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Predictors of physical therapy clinic performance in the treatment of patients with low back pain syndromes.
Resnik L, Liu D, Mor V, Hart DL. Predictors of physical therapy clinic performance in the treatment of patients with low back pain syndromes. Physical Therapy. 2008 Sep 1; 88(9):989-1004.
BACKGROUND AND PURPOSE:
Little is known about organizational and service delivery factors related to quality of care in physical therapy. This study sought to identify characteristics related to differences in practice outcomes and service utilization.
The sample comprised 114 outpatient clinics and 1,058 therapists who treated 16,281 patients with low back pain syndromes during the period 2000-2001. Clinics participated with the Focus on Therapeutic Outcomes, Inc (FOTO) database.
Hierarchical linear models were used to risk adjust treatment outcomes and number of visits per treatment episode. Aggregated residual scores from these models were used to classify each clinic into 1 of 3 categories in each of 3 types of performance groups: (1) effectiveness, (2) utilization, and (3) overall performance (ie, composite measure of effectiveness and utilization). Relationships between clinic classification and the following independent variables were examined by multinomial logistic regression: years of therapist experience, number of physical therapists, ratio of physical therapists to physical therapist assistants, proportion of patients with low back pain syndromes, number of new patients per physical therapist per month, utilization of physical therapist assistants, and setting.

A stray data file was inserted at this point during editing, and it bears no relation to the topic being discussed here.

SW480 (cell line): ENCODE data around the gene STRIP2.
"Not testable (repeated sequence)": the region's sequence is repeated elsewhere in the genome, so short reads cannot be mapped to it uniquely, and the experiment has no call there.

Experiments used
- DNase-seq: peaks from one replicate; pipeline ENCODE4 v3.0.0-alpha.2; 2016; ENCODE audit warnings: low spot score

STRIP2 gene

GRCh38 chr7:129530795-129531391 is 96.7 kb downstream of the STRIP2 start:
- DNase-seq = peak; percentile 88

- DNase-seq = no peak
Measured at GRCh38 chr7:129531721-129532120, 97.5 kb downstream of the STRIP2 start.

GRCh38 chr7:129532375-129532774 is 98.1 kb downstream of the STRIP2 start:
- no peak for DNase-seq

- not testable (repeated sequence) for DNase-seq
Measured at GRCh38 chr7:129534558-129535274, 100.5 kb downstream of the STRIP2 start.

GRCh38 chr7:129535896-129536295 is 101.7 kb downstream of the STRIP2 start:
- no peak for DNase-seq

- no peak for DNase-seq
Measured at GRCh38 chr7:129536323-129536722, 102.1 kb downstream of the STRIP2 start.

Clinics that were lower utilizers of physical therapist assistants were 6.6 times more likely to be classified into the high effectiveness group compared with the low effectiveness group, 6.7 times more likely to be classified in the low utilization group compared with the high utilization group, and 12.4 times more likely to be classified in the best performance group compared with the worst performance group. Serving a higher proportion of patients with low back pain syndromes was associated with an increased likelihood of being classified in the lowest or middle group. Years of physical therapist experience was inversely associated with being classified in the middle utilization group compared with the highest utilization group.
DISCUSSION AND CONCLUSION:
These findings suggest that, in the treatment of patients with low back pain syndromes, clinics that are low utilizers of physical therapist assistants are more likely to provide superior care (ie, better patient outcomes and lower service use).